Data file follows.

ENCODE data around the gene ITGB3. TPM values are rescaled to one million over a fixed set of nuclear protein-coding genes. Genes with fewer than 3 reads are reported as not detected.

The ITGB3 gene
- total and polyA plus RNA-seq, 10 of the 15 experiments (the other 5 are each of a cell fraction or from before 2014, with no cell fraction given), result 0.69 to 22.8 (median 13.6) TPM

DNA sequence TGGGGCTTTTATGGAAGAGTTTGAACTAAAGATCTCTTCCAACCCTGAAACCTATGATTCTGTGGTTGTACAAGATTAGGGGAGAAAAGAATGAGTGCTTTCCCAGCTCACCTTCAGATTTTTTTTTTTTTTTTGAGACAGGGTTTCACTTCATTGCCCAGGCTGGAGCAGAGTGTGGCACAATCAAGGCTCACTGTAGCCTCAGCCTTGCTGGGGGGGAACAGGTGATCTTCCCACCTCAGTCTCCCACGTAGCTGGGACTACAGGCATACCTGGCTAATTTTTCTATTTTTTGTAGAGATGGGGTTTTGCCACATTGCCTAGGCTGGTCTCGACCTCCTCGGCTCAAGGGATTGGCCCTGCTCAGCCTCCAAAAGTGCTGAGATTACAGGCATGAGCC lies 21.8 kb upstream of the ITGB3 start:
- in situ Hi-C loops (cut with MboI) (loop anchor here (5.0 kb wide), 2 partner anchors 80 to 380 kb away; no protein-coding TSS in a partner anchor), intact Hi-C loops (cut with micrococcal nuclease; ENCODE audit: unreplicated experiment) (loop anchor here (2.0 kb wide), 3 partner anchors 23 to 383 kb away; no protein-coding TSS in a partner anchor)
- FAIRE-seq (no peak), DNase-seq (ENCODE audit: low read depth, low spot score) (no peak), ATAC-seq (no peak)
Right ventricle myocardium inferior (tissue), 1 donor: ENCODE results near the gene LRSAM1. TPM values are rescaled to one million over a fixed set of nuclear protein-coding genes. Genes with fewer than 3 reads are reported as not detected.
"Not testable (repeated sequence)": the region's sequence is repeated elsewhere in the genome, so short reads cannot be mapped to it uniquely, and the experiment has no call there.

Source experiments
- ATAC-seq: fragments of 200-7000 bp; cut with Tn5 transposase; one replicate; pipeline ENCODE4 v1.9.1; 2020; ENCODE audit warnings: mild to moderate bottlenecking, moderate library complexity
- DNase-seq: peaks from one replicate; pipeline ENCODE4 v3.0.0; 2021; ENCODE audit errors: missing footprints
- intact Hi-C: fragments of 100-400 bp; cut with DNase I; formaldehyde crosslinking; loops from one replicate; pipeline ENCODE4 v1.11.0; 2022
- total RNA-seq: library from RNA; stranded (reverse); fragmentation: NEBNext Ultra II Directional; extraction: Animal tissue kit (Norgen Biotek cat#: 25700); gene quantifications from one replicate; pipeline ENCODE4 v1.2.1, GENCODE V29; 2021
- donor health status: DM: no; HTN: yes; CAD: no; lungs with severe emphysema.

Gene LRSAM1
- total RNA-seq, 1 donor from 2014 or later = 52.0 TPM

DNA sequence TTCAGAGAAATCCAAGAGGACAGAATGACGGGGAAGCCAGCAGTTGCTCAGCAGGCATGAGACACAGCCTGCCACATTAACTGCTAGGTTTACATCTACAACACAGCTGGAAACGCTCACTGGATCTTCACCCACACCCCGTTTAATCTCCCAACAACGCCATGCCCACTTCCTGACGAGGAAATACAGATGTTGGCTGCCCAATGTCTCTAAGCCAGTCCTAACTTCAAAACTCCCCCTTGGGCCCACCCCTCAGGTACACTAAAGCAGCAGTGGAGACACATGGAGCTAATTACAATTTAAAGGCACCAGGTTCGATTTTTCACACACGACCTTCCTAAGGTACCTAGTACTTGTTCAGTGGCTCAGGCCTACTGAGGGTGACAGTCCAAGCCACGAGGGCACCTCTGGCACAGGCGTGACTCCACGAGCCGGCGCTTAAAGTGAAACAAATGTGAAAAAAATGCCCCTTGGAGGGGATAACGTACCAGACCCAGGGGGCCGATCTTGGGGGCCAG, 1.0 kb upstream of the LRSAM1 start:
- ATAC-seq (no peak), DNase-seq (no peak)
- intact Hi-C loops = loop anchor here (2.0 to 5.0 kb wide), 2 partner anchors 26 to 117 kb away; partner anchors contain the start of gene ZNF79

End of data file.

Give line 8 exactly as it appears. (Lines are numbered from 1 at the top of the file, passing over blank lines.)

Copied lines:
"Not testable (repeated sequence)": the region's sequence is repeated elsewhere in the genome, so short reads cannot be mapped to it uniquely, and the experiment has no call there.